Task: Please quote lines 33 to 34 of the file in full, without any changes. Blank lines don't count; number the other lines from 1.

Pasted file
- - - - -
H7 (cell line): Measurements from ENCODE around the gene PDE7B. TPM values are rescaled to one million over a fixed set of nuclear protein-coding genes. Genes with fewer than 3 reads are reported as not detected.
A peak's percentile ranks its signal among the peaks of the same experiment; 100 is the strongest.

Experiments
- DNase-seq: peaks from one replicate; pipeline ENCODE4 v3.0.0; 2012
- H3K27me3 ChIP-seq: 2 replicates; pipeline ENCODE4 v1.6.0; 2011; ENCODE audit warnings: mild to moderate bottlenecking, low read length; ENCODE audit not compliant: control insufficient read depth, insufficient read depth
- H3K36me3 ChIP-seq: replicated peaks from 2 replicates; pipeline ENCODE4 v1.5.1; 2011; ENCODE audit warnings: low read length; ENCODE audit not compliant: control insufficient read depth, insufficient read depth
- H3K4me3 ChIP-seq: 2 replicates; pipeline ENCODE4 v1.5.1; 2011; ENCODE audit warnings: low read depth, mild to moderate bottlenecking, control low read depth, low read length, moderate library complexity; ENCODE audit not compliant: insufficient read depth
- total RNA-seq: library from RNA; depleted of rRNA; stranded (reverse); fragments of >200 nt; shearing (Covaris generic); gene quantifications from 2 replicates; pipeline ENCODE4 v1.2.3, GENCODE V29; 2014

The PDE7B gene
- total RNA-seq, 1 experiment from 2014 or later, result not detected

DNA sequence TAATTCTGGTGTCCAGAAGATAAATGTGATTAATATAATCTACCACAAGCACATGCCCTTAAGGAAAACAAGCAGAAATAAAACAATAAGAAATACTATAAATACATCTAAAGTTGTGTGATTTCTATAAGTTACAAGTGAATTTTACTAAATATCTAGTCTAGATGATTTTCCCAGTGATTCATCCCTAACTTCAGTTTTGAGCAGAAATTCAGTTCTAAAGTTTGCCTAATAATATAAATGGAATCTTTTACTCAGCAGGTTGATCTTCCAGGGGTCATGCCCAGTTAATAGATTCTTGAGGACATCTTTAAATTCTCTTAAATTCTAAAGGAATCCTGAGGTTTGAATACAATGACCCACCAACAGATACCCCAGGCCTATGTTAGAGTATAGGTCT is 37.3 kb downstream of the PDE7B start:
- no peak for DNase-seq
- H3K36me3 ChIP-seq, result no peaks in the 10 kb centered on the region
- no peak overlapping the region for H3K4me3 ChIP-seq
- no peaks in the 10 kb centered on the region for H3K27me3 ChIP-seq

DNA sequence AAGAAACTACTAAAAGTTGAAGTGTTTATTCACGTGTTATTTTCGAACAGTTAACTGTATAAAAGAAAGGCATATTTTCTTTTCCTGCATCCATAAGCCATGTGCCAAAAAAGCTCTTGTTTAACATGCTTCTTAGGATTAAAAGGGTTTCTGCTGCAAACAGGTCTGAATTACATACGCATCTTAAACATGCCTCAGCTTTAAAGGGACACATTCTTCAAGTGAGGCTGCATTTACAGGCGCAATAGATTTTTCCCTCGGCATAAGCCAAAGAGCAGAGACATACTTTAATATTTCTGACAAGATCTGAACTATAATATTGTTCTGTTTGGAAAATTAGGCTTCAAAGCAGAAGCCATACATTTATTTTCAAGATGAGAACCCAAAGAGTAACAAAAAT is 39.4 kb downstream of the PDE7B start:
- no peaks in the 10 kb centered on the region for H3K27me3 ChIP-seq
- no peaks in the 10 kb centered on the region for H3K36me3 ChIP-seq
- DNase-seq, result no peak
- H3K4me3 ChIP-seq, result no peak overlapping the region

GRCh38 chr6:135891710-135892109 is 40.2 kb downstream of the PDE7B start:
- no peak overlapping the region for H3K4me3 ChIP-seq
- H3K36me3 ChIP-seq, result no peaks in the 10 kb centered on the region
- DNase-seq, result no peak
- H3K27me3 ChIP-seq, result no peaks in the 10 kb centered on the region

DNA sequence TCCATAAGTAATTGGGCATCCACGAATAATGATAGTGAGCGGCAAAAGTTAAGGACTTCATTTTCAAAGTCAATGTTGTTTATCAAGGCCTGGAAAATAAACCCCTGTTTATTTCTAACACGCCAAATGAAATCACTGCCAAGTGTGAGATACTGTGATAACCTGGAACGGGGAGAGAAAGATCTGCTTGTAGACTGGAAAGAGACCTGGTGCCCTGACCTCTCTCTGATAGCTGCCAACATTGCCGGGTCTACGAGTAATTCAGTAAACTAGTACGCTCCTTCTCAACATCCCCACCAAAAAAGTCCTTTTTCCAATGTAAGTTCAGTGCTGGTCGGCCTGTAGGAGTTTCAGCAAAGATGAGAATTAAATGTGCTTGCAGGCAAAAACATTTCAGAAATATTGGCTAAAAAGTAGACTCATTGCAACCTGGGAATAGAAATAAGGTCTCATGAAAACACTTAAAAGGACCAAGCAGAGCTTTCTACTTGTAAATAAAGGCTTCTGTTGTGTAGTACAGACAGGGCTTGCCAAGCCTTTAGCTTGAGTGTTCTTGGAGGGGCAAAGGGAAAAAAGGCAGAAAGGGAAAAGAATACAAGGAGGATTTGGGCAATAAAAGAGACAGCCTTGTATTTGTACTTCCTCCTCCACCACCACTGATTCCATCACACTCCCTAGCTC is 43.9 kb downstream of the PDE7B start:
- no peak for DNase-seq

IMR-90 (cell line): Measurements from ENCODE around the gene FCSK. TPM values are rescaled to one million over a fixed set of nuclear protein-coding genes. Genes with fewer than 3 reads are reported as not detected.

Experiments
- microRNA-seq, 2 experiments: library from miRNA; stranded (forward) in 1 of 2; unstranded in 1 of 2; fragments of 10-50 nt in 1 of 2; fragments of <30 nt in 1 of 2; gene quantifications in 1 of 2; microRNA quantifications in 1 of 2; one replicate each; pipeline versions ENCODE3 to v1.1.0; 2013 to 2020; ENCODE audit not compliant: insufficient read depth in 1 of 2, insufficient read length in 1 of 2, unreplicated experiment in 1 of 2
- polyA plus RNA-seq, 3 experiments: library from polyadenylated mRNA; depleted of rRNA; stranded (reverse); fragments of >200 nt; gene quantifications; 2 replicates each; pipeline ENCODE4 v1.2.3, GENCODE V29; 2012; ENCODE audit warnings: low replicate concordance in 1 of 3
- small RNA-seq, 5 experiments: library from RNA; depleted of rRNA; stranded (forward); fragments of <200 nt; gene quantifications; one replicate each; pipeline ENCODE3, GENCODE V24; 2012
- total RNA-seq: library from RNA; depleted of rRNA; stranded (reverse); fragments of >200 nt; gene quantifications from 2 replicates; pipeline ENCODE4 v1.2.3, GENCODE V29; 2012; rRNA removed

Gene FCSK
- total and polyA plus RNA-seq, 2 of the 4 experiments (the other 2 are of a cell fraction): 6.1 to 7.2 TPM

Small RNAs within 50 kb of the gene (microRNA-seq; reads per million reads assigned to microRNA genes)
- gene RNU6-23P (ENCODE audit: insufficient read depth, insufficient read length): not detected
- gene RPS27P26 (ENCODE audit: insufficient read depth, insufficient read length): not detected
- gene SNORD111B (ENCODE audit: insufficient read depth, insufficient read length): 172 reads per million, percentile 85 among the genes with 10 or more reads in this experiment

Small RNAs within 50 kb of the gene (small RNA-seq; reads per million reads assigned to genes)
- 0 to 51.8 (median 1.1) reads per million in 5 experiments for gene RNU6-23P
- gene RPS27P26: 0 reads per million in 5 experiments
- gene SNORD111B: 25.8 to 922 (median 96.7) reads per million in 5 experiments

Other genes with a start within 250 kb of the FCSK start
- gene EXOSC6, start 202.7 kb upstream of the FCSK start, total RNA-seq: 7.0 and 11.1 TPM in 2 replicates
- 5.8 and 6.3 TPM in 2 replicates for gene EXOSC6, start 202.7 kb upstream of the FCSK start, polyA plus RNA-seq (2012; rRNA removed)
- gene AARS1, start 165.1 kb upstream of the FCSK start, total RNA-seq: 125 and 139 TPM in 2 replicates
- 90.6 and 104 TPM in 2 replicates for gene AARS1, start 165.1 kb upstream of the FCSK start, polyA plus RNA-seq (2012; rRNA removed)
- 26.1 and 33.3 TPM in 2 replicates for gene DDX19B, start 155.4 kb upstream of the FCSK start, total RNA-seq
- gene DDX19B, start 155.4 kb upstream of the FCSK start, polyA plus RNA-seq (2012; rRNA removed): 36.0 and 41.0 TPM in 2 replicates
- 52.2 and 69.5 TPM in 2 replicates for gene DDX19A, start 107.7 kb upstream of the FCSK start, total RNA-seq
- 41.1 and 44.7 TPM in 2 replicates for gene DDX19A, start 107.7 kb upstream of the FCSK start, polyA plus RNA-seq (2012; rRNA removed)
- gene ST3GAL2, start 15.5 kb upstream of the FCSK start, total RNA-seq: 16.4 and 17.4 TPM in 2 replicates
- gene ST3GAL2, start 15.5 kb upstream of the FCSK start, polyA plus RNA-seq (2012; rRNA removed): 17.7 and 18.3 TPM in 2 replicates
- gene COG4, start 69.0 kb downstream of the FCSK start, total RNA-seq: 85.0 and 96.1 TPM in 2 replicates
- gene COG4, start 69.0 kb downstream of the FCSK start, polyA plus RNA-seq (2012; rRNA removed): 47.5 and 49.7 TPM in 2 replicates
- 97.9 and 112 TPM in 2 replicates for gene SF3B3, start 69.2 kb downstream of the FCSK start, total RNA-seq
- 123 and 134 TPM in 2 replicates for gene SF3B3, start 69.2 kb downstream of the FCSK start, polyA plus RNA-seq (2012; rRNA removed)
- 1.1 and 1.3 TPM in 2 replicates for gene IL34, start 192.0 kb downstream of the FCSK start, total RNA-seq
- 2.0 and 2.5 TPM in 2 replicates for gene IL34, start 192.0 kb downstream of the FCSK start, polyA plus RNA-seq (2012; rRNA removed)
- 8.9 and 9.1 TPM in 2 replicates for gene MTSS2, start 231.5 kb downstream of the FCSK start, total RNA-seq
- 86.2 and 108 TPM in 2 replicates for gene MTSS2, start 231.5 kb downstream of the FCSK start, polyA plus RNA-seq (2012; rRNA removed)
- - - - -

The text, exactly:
- total RNA-seq: library from RNA; depleted of rRNA; stranded (reverse); fragments of >200 nt; gene quantifications from 2 replicates; pipeline ENCODE4 v1.2.3, GENCODE V29; 2012; rRNA removed

Gene FCSK